The same applies to the rubber industry, which I happen to know intimately. The government actively encouraged the cultivation of new rubber plantations, and many followed that advice. Now world demand has dropped dramatically, and prices fell just as dramatically. Despite the drop, however, the industry will survive. They just face a lean year or two. Again, no subsidy would ameliorate this. We just need to wait for demand to pick up; and this will happen once the auto industry has retooled to better, more-fuel efficient, or alternative energy-driven cars. Tires will be needed for a long time to come, not to mention other huge industries that use rubber in their products, e.g. the health industry.

And now to the construction and real estate industry, which was fueled by mostly Korean investments and developers and Cambodian entrepreneurs who wanted to imitate them. For a while it all worked out well. I won’t repeat here what I wrote about extensively in other posts. Can the government do anything for this sector at all? The short answer is a simple no. The land law on the books, if enforced, is sufficient to protect landowners and prospective buyers. There is a need to regulate the industry, though. Developers’ escrow accounts serve to protect homebuyers and investors and should not be waived. Licensing of developers is another must. As I said recently, the speculators were dealing among themselves a lot of time. There were building and speculating for phantom buyers. They simply don’t exist in that large a number. Again, how can the government help? Aside from ensuring that shady developers don’t disappear overnight, it can’t.

The cause of Cambodia’s economic problems can be found overseas on the one hand and are structural on the other. For both there is no immediate remedy. Funds are scarce and limited and since this is a dollar-based economy, no amount of printing new riels would help, other than blowing inflation out of proportion. In the U. S. and other affected countries, it was and is mainly a financial crisis with repercussions across the entire economy. What Cambodia goes through is what can be called a tertiary effect – financial crisis abroad, recession abroad, dwindling consumption abroad, consequently dampening the Cambodian economy. Again, no amount of stimulus money can ward this off. Domestic consumption cannot be spurred artificially with the majority of people living hand to mouth.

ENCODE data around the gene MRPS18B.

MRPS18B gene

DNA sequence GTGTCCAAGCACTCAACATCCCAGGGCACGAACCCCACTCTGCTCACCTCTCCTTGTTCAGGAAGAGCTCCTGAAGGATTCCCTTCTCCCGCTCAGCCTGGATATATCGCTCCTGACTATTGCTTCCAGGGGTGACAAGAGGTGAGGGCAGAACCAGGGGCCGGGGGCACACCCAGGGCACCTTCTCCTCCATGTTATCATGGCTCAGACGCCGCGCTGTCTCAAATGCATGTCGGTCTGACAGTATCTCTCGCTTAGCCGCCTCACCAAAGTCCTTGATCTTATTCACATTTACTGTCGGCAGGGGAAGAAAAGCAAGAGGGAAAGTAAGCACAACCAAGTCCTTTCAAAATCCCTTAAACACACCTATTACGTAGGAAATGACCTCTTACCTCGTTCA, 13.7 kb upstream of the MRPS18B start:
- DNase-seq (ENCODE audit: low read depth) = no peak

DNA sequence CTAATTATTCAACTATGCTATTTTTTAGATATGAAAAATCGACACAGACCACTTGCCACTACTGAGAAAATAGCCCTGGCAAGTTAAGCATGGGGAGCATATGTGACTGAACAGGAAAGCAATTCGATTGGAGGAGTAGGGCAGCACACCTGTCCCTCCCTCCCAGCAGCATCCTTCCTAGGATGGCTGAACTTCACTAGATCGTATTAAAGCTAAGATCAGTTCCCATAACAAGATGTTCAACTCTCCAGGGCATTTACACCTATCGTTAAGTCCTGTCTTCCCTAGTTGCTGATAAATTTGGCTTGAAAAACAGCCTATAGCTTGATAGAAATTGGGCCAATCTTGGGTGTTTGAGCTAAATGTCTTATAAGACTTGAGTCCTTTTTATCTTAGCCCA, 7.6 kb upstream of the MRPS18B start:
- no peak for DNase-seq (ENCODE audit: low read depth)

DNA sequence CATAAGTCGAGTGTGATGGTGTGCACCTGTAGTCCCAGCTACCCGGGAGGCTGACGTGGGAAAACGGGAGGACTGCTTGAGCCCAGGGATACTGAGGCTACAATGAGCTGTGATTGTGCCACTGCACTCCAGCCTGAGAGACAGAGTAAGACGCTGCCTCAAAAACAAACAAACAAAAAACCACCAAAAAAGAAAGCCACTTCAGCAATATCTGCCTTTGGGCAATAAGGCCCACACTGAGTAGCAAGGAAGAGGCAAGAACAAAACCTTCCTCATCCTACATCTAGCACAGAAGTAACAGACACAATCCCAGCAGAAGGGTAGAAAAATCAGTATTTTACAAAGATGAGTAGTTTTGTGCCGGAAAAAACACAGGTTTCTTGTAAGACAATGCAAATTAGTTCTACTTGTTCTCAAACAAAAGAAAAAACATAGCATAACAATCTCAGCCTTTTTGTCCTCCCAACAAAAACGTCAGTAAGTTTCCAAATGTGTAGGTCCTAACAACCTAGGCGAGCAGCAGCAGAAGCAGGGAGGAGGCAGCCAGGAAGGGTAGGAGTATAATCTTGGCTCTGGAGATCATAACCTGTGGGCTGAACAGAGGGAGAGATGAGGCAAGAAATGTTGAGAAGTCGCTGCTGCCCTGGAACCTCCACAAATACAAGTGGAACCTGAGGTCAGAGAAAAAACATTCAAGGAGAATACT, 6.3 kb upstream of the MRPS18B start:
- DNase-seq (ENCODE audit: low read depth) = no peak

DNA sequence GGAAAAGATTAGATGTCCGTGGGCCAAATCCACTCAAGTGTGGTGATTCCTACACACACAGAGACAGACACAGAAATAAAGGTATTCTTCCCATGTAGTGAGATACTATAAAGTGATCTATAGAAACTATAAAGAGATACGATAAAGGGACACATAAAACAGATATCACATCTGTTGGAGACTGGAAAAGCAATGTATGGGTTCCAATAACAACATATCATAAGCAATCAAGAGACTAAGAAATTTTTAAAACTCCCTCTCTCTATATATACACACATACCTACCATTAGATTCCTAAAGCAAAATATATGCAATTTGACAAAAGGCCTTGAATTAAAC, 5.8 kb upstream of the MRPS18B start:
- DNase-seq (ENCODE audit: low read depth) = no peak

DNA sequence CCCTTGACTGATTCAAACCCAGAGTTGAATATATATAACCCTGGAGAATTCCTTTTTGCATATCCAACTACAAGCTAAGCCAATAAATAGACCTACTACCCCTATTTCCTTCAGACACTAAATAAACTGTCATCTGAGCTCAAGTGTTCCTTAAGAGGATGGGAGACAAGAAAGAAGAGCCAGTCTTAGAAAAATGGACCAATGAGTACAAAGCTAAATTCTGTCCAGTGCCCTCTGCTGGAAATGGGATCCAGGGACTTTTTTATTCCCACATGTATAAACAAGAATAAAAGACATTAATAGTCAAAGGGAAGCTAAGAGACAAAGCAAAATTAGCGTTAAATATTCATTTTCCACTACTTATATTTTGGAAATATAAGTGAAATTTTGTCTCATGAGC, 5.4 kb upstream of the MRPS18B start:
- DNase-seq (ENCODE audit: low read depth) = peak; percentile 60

I believe the only way to live through this is to sit tight and wait for the U. S., European, Korean, and other tiger countries’ economies, in short Cambodian trading partners, to pull out of the recession. The government needs to implement a better tax collection system, ensuring that state revenue is close to what is projected in the budget, stick to its programs, and spend the money where it is supposed to go.

The perpetual question of corruption comes into play at this point as well, and we are not talking about petty corruption of the policeman who collects $3 for a wrong turn and pockets it. We are talking about the corruption at the higher and highest levels. The government must make sure that all the money received as foreign aid, or earned as royalties for land or mineral concessions, or from leases of whatever kind, doesn’t end up in party coffers or in private bank accounts but in the national treasury. If that were accomplished Cambodia would have done a great deal to help itself and will live through this slow-down relatively unscathed and be ready for the upswing in 2010, which will hopefully be the year this nightmare ends.

Let’s not forget Cambodia simply does not have the structure and the size, let alone the resources, to implement policies a lá Obama. So far, comparatively it has not been battered as severely as the U. S. or Europe. That may be a poor consolation for the people who just lost their jobs. But it by and large is still a fact.

P. S. I worked 20 years in the tourism industry, and have 20-year experience in international trade (a few years overlapping), and am now engaged in the agricultural sector in Cambodia.


khmerization said...

It's a very balanced article. I just posted it at Ki-Media at:

Anonymous said...

interesting article. I would love to follow you on twitter.